Mrs. T.'s medical condition worsened in July and on July 10, 1997, Mrs. T. was involuntarily committed to NMH. Dr. Wright again recommended ECT. Mrs. T. refused. The guardianship proceedings were reopened and the petition for involuntary administration of ECT was filed. A bench trial was held from August 5 through August 7, 1997, during which the trial court heard the testimony of petitioner, the named agent under Mrs. T.'s power of attorney; petitioner's wife, the named successor agent under Mrs. T.'s power of attorney; Dr. Wright, Mrs. T.'s treating psychiatrist for 14 years; Spahn; Hablutzel; and Dr. Stephen Fox, an osteopathic physician appointed by the court to examine Mrs. T. On August 7, 1997, the trial judge entered an order appointing petitioner the temporary guardian of Mrs. T. and allowing petitioner to consent to up to 10 ECT treatments over Mrs. T.'s objections. Mrs. T. appeals from the portion of the order authorizing petitioner to consent to the involuntary administration of ECT. We note that this court has stayed the trial court's August 7, 1997, order pending resolution of the merits of this appeal. Mrs. T. is presently involuntarily committed to Warren Barr Pavilion nursing home.
On appeal, respondent contends that the trial court's order for the involuntary administration of ECT is void for lack of subject matter jurisdiction. Respondent further contends that the trial court erred in entering said order because involuntary ECT is not the least restrictive treatment available. Finally, respondent contends that section 2-110 of the Mental Health Code violates the Illinois constitutional guarantees of privacy, substantive due process, and procedural due process. *fn1
Respondent first contends that the trial court's order is void for lack of subject matter jurisdiction because section 2-10 of the Durable Power of Attorney Law (755 ILCS 45/2-10 (West 1996)) and section 11a-17 of the Probate Act of 1975 (755 ILCS 5/11a-17 (West 1996)) both prohibit a guardian from exercising authority over matters covered by a power of attorney. Specifically, respondent contends that Mrs. T. amended her power of attorney in January 1997 and specifically excluded the right to consent to ECT. Therefore, the trial court had no authority to authorize petitioner to consent to up to 10 involuntary ECT treatments for Mrs. T., in direct conflict with her wishes as expressed in the January 1997 amendment.
Petitioner initially counters that this argument has been waived by Mrs. T. because it was not raised in the trial court. However, the law is clear that lack of subject matter jurisdiction may be raised at any time, even for the first time on appeal. City of Marseilles v. Radke, 287 Ill. App. 3d 757, 679 N.E.2d 125, 223 Ill. Dec. 181 (1997); Randall v. Wal-Mart Stores, Inc., 284 Ill. App. 3d 970, 673 N.E.2d 452, 220 Ill. Dec. 540 (1996); Muller v. Jones, 243 Ill. App. 3d 711, 613 N.E.2d 271, 184 Ill. Dec. 244 (1993). Therefore, we reject petitioner's contention that this argument has been waived.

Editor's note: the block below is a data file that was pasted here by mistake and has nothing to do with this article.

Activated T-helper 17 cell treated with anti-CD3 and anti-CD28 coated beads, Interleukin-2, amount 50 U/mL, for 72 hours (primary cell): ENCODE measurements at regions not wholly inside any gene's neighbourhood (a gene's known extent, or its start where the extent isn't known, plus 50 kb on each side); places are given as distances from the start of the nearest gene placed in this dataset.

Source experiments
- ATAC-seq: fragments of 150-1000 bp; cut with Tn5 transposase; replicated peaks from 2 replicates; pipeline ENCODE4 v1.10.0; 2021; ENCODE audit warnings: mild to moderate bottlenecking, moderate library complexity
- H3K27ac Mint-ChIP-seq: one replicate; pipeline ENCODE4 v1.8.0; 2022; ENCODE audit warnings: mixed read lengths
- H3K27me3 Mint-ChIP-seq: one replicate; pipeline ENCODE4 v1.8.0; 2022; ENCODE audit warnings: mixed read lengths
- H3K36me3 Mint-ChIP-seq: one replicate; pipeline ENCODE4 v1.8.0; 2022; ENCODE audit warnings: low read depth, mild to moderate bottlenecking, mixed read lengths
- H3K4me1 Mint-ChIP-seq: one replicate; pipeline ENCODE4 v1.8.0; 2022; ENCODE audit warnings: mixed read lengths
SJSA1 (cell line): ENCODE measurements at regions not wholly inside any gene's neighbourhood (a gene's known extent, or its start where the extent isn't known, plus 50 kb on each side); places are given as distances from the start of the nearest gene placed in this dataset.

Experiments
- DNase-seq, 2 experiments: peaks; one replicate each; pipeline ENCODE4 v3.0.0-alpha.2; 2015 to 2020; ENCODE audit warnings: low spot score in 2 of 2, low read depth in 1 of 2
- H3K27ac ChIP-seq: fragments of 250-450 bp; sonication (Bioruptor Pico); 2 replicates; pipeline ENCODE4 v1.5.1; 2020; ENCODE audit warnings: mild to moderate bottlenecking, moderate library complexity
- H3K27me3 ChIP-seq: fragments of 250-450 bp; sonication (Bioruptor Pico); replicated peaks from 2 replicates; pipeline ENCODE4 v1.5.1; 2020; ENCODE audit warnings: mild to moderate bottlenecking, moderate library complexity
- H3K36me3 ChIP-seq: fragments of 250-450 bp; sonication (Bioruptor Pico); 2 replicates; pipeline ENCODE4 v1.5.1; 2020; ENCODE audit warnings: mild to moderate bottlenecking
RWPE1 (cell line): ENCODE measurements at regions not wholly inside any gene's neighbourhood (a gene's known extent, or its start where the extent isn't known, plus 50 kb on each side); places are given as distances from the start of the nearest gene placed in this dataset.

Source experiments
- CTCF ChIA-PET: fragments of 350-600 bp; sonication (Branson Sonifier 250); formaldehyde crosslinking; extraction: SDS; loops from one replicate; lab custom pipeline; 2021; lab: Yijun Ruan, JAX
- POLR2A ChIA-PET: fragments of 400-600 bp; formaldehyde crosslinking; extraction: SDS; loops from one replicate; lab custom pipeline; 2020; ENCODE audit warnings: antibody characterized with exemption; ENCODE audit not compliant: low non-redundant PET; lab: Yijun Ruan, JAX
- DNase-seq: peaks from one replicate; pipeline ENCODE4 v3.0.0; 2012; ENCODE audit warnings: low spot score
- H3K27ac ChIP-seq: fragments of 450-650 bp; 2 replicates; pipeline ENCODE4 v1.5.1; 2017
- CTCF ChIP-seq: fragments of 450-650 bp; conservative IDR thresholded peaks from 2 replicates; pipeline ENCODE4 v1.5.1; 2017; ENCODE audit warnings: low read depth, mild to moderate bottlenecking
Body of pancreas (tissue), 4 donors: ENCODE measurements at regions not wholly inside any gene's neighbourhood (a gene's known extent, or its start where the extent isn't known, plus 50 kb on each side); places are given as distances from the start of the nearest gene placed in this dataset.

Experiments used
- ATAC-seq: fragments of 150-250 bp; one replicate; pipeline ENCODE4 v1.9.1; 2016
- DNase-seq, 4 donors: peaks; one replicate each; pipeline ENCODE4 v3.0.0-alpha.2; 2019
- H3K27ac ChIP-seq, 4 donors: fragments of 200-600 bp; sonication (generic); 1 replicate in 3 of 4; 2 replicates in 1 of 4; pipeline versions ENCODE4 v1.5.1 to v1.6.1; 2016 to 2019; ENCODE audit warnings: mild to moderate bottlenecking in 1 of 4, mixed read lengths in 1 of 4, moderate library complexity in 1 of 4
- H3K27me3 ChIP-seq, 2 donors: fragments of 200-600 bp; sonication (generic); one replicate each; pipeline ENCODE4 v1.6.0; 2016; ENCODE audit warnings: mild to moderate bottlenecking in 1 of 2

In section 4-1 of the Powers of Attorney for Health Care Law (755 ILCS 45/4-1 (West 1996)), the Illinois General Assembly recognized the right of an individual to control all aspects of his or her personal care and medical treatment. 755 ILCS 45/4-1 (West 1996). Included in this right is the right to appoint an agent to make personal and health care decisions for an individual throughout his or her lifetime, including during periods of disability, that will be honored by third parties at all times. 755 ILCS 45/2-1 (West 1996). Specifically, pursuant to section 4-3 of the Powers of Attorney for Health Care Law, an individual may delegate to her agent "all powers an individual may have to be informed about and to consent to or refuse or withdraw any type of health care for the individual." 755 ILCS 45/4-3 (West 1996).
In general, "absent court order directing a guardian to exercise powers of the principal under the agency, a guardian will have no power, duty or liability with respect to *** any personal or health care matters covered by the agency." 755 ILCS 45/2-10 (West 1996). Once a valid power of attorney has been executed, a guardian cannot exercise authority over matters that are covered by the power of attorney. 755 ILCS 5/11a-17(c)(West 1996)(absent court order pursuant to the Illinois Power of Attorney Act, a guardian has no power, duty or liability with respect to any health care matters covered by the agency); In re Guardianship of Mabry, 281 Ill. App. 3d 76, 666 N.E.2d 16, 216 Ill. ...